Only available in German.


Videos

I do not keep a video library. I do, however, follow a series of YouTubers and I subscribe to an On-Demand Model Railway video service.

YouTube
I follow quite a lot of YouTube channels. The majority being official channels from manufacturers, but I also follow some enthusiast channels. YouTube channels are a rich source of information, right there in front of you - and free.

Here are some of the channels that I follow, in no particular order.

InterCity82 - Will's channel about UK trains in 00- and occasional N scale. I like to watch his review videos. Reviews and unboxing is mainly what this channel is about. Occasional trips to heritage railways as well. I find the videos to be honest, relaxing and enjoyable.

Everard Junction - Richard's channel about his model railway "Everard Junction". A typical UK mainline set in the Network South East Sector in the mid 80'es, I believe. The channel is mostly a vlog with tips and tricks and landscape contruction. Great videos that I enjoy to watch.

Simon's Shed - Simon is currently building an N scale model railway in his shed in the garden. The channel is about the progress of the layout and reviews, tips and tricks. Lovely videos and fun to watch.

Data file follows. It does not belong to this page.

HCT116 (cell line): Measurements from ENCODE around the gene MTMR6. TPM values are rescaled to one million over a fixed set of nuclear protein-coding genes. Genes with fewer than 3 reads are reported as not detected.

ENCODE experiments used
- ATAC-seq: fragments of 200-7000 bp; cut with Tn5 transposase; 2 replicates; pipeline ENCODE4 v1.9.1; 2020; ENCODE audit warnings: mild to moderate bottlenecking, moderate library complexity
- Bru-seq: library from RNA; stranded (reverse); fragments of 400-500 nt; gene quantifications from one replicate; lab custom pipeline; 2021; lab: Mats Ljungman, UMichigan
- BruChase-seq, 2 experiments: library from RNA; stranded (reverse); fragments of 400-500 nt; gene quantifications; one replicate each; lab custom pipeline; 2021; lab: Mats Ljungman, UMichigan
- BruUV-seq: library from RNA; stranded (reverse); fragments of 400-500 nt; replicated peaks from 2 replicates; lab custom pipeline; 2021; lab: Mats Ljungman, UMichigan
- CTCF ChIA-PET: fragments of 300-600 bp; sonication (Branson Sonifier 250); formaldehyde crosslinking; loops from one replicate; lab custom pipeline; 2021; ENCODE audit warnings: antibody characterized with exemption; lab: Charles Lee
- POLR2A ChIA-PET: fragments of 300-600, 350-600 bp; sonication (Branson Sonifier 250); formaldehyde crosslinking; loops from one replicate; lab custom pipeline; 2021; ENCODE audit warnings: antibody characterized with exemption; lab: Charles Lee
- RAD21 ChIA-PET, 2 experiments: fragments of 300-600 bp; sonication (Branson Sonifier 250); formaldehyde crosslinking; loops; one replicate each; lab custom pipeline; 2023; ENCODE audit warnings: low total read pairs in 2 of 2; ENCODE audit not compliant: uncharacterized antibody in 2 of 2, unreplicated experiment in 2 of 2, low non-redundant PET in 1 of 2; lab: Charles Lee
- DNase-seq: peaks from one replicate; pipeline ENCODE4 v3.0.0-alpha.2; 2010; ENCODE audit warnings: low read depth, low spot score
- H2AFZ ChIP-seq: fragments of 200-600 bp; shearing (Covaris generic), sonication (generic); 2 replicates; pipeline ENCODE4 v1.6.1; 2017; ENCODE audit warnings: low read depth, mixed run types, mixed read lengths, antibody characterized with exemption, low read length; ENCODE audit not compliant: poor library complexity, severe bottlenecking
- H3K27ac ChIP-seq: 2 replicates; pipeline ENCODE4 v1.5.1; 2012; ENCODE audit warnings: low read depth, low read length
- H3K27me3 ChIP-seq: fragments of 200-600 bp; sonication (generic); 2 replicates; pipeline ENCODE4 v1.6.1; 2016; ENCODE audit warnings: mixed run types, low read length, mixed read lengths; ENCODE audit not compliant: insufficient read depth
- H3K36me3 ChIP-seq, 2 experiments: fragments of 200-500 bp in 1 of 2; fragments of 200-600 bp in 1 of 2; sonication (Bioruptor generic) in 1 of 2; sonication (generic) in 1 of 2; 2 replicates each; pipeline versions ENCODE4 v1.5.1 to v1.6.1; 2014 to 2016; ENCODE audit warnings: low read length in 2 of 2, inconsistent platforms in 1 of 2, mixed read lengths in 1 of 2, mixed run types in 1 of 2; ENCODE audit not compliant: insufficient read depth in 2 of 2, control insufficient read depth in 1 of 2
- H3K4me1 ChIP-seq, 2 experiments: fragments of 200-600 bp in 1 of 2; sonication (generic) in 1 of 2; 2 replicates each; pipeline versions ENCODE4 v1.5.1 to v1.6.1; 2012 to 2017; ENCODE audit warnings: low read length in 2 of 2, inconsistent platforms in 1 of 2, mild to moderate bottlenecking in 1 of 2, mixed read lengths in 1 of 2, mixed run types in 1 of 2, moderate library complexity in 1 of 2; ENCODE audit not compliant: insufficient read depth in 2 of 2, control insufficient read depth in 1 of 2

Other channels are: Hornby Magazine, Woodland Scenics, NOCH, Reynauld's Euro Import

Actually, Railway.zone has a channel as well, although it has failed to get much traction, mainly because of me failing to produce any content. Sorry about that. ;-)


Model Railroader Video Plus
Model Railroader Magazine's video subscription service with weekly updates on the model railway industry (from a U.S. point of view, which is something quite different), product reviews and so on. The channel contains next to nothing about European modelling, but their layout construction videos are worth the price. Scenery- and construction tips are universal after all. The crew is friendly and the videos are professional and entertaining. A sort of model railway equivalent of "The DIY Network".